A cost-consequences analysis on increased utilisation of triple chamber bag parenteral nutrition

The safety of parenteral nutrition (PN) remains a concern in preterm neonates, impacting clinical outcomes and health-care-resource use and costs. This cost-consequence analysis assessed national-level impacts of a 10-percentage point increase in use of industry-prepared three-chamber bags (3CBs) on clinical outcomes, healthcare resources, and hospital budgets across seven European countries estimating the impact on compounding error harm and bloodstream infection (BSI) rates, staff time, and annual hospital budget.

Due to mostly human errors during the compounding and preparation processes, manually prepared triple-chamber-bags (3CB) run a higher risk of harming preterm babies than industry prepared ones, because of compounding errors or touch contamination. Dedicated facilities for pre-processing are much safer as it automates certain steps and has specialised staff on disposal. The study at hand represents a cost-consequences analysis and proposes that the lower error afflicted industry prepared 3CB’s are also correspondent to lower medical costs in different medical cost centres due to a lower harm rate. The model that supports this claim has a 10 percent increased ratio in industry prepared 3CB’s on top of the real estimated 7 percent, which is an average out of the seven countries which the model is applied to. A cost-consequences analysis with interviews was performed to assess PN use in preterm babies born in Belgium, France, Germany, Italy, Portugal, Spain, and the UK. In these countries, around 265,000 preterm neonates born prior to 37 weeks of gestation are estimated to be born annually of whom approximately 133,000 (52%) receive PN. However, data availability is limited and data quality varies even from hospital to hospital, due to the varying degree of documentation of medical errors and infant harm rates. The key question is how does a 10% percent increase in industrial prepared 3CB’s alter a hospital’s costs related to compounding errors, bloodstream infections, nutrition and labour.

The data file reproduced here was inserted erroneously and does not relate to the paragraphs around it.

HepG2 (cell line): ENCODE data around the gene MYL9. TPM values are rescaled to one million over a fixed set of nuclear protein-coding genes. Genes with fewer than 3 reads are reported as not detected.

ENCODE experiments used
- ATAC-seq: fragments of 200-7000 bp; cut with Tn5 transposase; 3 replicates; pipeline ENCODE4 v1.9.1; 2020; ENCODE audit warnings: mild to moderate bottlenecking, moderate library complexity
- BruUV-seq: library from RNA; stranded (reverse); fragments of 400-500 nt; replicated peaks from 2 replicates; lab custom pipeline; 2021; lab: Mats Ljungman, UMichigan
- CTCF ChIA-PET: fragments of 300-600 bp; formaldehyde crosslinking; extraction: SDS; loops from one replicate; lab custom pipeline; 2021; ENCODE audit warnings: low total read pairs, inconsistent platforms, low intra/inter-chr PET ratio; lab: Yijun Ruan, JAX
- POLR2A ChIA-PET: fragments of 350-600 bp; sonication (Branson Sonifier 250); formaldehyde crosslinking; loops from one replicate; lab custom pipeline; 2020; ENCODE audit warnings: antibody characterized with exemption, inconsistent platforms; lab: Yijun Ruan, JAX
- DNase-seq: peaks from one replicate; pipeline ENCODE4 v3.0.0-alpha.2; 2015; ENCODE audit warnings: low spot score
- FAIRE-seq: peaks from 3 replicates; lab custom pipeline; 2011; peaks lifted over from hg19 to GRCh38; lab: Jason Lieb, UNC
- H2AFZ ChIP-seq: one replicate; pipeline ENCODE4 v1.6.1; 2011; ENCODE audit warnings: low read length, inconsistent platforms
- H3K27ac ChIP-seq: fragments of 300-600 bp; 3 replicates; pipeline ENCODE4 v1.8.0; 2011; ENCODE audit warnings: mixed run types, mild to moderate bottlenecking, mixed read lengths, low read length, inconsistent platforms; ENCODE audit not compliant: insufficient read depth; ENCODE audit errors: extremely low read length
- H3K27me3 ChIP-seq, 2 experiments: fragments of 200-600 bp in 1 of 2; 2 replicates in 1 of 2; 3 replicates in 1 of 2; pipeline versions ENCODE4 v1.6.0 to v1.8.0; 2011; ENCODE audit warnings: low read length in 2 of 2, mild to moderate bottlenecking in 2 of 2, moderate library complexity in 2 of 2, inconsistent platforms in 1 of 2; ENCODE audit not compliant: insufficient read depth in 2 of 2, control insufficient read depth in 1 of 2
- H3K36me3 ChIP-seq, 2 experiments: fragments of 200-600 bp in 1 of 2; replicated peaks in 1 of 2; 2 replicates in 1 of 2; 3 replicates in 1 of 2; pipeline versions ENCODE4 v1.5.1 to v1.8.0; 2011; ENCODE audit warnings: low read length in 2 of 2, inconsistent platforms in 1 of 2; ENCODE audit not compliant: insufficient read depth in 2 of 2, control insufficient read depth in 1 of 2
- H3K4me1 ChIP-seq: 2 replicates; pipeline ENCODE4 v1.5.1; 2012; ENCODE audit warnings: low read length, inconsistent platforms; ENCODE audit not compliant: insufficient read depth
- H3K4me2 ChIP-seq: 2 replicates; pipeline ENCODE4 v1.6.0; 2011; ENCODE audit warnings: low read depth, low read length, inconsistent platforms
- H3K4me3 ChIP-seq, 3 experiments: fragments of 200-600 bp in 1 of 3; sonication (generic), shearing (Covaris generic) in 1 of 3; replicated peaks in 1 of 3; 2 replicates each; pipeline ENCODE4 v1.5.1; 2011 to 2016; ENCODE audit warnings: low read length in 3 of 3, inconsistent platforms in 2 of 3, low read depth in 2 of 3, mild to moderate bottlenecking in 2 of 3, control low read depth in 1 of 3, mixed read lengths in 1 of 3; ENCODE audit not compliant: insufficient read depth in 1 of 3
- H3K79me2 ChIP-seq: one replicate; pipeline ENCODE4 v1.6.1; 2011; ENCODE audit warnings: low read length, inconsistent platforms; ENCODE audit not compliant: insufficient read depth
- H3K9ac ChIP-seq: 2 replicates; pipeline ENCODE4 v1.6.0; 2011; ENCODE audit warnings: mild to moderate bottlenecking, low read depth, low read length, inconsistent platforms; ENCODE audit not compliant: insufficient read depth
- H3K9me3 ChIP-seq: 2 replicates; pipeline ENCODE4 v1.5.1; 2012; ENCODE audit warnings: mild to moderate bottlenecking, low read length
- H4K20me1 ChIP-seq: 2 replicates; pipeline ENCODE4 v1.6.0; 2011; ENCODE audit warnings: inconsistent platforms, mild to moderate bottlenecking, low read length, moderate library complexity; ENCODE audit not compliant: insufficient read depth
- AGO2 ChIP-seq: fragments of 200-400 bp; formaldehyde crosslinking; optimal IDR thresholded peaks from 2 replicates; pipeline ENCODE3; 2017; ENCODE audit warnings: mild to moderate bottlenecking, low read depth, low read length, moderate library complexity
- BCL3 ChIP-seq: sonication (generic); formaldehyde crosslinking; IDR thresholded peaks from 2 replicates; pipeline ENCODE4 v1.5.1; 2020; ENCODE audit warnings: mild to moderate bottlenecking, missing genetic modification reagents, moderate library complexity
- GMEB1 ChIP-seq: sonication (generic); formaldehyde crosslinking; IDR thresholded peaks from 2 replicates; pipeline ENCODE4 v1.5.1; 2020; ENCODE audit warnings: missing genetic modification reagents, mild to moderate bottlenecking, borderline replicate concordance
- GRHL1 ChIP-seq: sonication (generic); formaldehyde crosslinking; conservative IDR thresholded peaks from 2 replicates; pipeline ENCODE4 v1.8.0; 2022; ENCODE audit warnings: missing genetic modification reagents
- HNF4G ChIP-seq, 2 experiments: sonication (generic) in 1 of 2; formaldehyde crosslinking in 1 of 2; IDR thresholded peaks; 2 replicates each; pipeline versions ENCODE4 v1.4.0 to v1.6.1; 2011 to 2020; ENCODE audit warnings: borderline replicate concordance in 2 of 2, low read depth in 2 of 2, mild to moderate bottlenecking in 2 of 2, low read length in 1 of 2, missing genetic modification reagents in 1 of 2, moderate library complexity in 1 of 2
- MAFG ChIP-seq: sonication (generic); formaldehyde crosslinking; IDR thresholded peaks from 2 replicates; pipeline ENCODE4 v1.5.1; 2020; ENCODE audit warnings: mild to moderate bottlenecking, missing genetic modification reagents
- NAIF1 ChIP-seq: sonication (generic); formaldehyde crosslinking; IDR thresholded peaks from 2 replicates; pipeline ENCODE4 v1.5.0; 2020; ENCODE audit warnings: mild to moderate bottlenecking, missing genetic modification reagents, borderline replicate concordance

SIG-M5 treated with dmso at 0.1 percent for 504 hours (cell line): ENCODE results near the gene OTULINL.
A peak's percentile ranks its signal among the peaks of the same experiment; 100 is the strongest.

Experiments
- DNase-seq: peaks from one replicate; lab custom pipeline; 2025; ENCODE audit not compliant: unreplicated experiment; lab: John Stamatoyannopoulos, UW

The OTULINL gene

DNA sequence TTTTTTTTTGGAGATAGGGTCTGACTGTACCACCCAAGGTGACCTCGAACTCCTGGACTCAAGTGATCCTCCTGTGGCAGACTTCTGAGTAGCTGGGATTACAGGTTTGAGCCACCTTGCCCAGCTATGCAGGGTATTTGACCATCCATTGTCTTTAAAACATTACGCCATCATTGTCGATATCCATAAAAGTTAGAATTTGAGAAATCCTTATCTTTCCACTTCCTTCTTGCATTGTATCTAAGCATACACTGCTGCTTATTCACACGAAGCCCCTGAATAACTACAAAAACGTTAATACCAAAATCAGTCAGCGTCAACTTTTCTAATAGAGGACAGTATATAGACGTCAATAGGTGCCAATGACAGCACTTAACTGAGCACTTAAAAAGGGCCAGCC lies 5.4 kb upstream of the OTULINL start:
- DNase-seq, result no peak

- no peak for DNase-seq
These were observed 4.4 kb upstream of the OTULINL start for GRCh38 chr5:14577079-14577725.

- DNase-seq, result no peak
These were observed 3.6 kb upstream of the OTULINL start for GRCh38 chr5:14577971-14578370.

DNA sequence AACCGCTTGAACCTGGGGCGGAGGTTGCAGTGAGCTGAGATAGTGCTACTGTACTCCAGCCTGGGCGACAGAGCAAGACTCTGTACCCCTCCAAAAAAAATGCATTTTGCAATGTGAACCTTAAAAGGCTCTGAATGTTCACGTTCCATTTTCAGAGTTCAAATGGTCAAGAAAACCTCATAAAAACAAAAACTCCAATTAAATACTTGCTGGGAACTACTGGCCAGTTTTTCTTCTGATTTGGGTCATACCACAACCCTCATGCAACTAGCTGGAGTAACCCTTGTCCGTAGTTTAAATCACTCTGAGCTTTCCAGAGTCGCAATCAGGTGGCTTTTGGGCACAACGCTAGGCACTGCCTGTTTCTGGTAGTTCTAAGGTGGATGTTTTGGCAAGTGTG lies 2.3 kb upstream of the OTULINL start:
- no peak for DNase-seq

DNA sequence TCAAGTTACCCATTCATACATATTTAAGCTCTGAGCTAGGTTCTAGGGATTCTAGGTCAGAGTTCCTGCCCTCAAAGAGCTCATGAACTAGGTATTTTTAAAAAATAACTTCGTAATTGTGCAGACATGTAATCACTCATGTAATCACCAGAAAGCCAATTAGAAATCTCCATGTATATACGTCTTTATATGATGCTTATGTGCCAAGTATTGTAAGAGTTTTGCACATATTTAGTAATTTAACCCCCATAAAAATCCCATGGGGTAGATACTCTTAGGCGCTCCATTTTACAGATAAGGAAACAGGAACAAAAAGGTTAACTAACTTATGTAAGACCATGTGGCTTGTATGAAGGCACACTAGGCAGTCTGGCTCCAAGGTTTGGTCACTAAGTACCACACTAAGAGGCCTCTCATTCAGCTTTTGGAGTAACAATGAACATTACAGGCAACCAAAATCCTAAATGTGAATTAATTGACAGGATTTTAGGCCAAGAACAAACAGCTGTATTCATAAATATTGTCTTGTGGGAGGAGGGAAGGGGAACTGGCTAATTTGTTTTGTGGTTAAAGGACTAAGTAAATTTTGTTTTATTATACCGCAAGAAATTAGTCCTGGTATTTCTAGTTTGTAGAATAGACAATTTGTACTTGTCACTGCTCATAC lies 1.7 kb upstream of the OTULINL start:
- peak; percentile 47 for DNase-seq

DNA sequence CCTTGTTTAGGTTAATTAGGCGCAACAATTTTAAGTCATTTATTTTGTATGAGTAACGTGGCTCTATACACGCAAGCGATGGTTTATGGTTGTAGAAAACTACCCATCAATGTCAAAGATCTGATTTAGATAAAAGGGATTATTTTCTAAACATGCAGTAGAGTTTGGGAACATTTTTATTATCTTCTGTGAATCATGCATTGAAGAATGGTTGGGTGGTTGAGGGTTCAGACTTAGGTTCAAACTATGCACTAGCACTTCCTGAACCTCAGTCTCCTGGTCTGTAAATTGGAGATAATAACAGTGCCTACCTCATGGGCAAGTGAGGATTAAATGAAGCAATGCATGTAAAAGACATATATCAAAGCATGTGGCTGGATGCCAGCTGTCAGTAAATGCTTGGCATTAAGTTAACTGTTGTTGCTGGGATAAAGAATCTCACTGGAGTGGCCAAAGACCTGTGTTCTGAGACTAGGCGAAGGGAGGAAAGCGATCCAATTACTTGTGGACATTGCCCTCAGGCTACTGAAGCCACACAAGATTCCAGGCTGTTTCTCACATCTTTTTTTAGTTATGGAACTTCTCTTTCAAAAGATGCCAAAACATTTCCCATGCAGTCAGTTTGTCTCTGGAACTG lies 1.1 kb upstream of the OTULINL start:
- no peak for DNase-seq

Even though the study has some limitations such as the wide variability in PN protocols and compounding methods across Europe, one can conclude that in every setting even a marginal increase in industrial sourced 3CB’s are hugely beneficial in terms of health outcomes and hospital-resource saving measures. In support of these goals, policies need to be developed to further improve PN protocols for preterm neonates.


Full list of authors: Kriz, Alexander; Wright, Antony; Paulsson, Mattias; Tomlin, Stephen; Simchowitz, Venetia; Senterre, Thibault; Shepelev, Julian. 

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